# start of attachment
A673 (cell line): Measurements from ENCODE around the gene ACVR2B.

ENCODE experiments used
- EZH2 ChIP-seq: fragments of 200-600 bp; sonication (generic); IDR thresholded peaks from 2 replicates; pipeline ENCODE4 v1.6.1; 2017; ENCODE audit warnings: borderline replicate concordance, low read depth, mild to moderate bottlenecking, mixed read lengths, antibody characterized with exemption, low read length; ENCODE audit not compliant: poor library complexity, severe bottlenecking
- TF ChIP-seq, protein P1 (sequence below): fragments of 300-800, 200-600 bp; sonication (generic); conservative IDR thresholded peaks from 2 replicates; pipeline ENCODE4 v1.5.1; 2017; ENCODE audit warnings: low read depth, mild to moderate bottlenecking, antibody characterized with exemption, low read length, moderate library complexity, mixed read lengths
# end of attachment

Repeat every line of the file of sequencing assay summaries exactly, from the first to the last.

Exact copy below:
A673 (cell line): Measurements from ENCODE around the gene ACVR2B.

ENCODE experiments used
- EZH2 ChIP-seq: fragments of 200-600 bp; sonication (generic); IDR thresholded peaks from 2 replicates; pipeline ENCODE4 v1.6.1; 2017; ENCODE audit warnings: borderline replicate concordance, low read depth, mild to moderate bottlenecking, mixed read lengths, antibody characterized with exemption, low read length; ENCODE audit not compliant: poor library complexity, severe bottlenecking
- TF ChIP-seq, protein P1 (sequence below): fragments of 300-800, 200-600 bp; sonication (generic); conservative IDR thresholded peaks from 2 replicates; pipeline ENCODE4 v1.5.1; 2017; ENCODE audit warnings: low read depth, mild to moderate bottlenecking, antibody characterized with exemption, low read length, moderate library complexity, mixed read lengths